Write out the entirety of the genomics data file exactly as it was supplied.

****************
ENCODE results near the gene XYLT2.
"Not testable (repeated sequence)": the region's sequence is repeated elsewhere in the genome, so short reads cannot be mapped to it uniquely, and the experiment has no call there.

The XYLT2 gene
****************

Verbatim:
ENCODE results near the gene XYLT2.
"Not testable (repeated sequence)": the region's sequence is repeated elsewhere in the genome, so short reads cannot be mapped to it uniquely, and the experiment has no call there.

The XYLT2 gene